Public Impact!

By Nathan Johnson, AIA, NOMA, AIA Minnesota President

I met our photographer at the recently-completed Rondo Commemorative Plaza project in August to scout out potential shots for Architecture MN. Within 15 minutes, a group of about 30 students from Benjamin E. Mays School descended on the site. I marveled at how they engaged, playing windchimes, running up and down the sculpted hill, and sitting atop the hill on the granite curb, very much as we envisioned it when we developed the design. I like to refer to these moments as happy surprises, finding the public completely immersed in something I helped create. 


Every project I have worked on is a herculean effort of a great team: client, architect, consultants, contractors and others. Something that has been at the forefront of my consciousness most of the year is thinking about the public impact of architecture. 
What we do is very important. We can see people actively using the spaces we create. The sustainable impact of the buildings we design is well documented. But what about the cultural impact of the places we create? I have more questions than answers, but if we look at the defining character of most cities and communities, one of the highlights is their architecture. So, even without empirical data, we can say yes, what we produce does impact culture and by extension has substantial public impact.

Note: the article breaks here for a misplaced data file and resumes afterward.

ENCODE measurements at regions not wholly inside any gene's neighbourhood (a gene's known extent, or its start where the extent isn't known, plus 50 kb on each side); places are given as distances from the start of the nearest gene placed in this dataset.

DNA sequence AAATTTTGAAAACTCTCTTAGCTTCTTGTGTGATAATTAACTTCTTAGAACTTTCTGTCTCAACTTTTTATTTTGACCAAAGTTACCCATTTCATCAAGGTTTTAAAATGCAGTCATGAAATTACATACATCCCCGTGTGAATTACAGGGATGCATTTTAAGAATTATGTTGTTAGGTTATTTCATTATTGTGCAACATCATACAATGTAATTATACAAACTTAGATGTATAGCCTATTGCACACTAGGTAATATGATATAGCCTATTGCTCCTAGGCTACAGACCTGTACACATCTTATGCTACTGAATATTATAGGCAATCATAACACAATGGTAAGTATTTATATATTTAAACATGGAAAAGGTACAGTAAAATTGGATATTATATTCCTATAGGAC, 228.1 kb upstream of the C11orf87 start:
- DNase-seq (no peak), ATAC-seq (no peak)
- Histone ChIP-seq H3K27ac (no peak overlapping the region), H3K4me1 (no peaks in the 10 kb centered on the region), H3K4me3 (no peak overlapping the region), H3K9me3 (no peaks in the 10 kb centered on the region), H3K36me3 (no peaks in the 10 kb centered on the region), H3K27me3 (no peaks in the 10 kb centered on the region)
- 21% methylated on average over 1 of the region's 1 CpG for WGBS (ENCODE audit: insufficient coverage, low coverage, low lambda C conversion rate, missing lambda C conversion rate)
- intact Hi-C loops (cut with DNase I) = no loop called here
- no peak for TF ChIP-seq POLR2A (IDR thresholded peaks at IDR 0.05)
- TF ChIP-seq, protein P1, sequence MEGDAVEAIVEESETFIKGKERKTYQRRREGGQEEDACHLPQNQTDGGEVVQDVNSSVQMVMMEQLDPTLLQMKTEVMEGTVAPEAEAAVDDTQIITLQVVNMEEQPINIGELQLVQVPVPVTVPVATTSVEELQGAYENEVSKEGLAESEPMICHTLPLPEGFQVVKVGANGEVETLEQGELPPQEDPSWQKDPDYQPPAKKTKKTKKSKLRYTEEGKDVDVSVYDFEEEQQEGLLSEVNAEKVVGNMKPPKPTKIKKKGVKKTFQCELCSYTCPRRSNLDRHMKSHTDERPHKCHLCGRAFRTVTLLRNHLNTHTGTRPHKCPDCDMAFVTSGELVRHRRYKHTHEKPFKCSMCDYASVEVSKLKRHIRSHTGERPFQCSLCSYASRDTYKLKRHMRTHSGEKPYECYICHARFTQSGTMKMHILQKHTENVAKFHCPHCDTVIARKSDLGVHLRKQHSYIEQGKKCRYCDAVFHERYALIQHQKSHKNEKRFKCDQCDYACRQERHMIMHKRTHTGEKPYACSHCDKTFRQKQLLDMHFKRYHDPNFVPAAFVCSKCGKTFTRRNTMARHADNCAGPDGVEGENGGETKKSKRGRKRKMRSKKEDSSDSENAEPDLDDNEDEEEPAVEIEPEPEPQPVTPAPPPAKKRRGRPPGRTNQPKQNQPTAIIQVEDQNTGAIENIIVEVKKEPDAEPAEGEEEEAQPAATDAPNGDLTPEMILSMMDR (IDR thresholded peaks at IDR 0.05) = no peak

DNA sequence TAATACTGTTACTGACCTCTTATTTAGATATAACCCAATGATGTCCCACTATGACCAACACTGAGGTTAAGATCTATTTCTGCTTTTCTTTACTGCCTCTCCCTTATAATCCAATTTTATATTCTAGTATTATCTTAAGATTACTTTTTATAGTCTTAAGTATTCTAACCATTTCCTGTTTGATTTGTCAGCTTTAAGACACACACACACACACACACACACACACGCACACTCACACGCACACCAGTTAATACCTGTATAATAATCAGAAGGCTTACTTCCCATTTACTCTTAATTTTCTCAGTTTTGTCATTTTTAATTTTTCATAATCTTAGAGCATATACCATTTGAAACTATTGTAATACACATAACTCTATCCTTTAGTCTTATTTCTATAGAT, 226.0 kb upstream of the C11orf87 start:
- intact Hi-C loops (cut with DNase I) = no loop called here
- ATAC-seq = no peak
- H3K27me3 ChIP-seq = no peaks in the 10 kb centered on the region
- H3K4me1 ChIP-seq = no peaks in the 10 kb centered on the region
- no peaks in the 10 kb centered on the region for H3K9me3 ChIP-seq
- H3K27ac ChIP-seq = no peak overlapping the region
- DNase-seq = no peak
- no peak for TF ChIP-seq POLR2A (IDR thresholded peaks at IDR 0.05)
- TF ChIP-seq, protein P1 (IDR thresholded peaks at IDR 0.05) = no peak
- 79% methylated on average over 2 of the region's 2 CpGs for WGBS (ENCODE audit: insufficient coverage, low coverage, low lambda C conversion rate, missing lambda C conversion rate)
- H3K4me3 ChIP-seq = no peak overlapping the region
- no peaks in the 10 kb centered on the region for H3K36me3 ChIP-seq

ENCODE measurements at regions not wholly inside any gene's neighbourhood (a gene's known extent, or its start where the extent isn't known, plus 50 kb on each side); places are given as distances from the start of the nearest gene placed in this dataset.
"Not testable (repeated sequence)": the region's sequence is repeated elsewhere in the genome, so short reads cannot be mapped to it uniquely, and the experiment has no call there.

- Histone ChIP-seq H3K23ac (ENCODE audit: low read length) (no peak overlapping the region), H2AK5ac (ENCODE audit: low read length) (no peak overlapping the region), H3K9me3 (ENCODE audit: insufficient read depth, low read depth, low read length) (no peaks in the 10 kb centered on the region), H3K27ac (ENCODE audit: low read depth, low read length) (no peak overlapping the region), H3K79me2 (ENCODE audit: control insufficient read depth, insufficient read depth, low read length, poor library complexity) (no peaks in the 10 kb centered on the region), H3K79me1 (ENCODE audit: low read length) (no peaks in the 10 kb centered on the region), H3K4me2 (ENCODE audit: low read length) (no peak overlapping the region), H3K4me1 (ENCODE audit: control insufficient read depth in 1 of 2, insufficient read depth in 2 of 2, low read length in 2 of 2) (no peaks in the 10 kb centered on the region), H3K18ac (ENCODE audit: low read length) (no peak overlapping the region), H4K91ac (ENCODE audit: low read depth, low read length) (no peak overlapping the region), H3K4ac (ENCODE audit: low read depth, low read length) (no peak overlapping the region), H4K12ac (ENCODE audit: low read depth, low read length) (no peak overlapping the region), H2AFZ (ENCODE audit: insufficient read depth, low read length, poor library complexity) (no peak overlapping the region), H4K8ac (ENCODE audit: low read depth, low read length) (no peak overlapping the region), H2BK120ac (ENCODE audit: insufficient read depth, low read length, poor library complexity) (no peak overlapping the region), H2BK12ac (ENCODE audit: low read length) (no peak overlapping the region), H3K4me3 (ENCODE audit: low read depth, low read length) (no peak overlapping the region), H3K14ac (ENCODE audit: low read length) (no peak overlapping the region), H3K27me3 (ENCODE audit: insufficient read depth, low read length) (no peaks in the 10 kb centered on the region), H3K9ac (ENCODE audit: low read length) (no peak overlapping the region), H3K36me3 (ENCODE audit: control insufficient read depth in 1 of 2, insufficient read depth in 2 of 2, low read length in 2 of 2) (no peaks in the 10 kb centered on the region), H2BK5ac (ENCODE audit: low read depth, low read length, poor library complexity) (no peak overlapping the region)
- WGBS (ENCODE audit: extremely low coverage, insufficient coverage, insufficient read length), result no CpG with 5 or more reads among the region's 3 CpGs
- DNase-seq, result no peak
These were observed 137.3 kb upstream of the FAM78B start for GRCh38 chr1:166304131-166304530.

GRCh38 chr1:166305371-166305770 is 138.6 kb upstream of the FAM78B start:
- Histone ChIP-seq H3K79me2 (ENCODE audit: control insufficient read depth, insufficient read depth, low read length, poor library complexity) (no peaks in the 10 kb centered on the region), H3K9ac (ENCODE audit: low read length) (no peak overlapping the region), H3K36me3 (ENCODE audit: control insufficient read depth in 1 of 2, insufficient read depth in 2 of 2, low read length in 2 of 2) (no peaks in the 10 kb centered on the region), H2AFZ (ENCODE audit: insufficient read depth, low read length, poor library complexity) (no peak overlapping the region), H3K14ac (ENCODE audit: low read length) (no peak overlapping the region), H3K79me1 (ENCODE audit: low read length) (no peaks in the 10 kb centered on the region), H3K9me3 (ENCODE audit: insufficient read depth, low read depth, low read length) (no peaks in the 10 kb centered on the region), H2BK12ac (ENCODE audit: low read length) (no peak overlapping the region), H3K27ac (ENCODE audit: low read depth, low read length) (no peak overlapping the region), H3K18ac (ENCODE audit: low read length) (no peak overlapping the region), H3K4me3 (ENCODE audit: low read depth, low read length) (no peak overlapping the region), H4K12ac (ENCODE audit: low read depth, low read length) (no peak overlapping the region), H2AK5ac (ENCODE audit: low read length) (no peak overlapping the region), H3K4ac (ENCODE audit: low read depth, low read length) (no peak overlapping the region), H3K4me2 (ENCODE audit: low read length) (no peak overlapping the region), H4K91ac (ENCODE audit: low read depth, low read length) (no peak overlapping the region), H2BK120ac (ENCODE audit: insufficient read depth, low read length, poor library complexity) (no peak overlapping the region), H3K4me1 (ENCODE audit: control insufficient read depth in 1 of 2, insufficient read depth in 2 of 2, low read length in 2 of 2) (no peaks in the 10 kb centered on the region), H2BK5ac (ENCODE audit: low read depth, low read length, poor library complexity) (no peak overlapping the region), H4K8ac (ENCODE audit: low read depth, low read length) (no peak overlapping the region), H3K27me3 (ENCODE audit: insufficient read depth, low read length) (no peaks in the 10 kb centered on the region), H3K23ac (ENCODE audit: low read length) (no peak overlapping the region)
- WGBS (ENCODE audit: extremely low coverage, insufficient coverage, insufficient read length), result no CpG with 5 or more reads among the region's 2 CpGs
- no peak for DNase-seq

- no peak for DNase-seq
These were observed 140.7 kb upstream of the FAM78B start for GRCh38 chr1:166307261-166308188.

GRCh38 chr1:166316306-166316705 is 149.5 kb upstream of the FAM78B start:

This is my last article for Matrix as 2018 AIA Minnesota president. I say this with a lot of optimism and pride. One of the consistent themes I have heard through the year is impact. Through our strategic implementation plan the board has been hyper-focused on implementing our strategic priorities


1. Build and Mentor the Profession of Architecture
2. Make Architecture Accessible, Understandable and Highly Valued.


We believe the strategic priorities can be very impactful. There have been program shifts, new endeavors started, and existing programs strengthened in our first year of implementing the Strategic Plan. 2019 promises to be an even more robust year, with substantial public programming being introduced. Lake Superior Design Retreat has a public event planned in Duluth in the first quarter of the year, AIA Minneapolis is actively planning Open Doors Minneapolis for May, and AIA Minnesota has completed its first program with MNHS at the Mill City Farmers Market this fall, with more programs being planned for 2019. 

Our biggest event, A’18 MN, the Minnesota Conference on Architecture, is in a few days. I look forward to having a dialogue with you about the Strategic Plan, current AIA Minnesota initiatives and how we can have ever greater Public Impact!

View the full November issue of Matrix.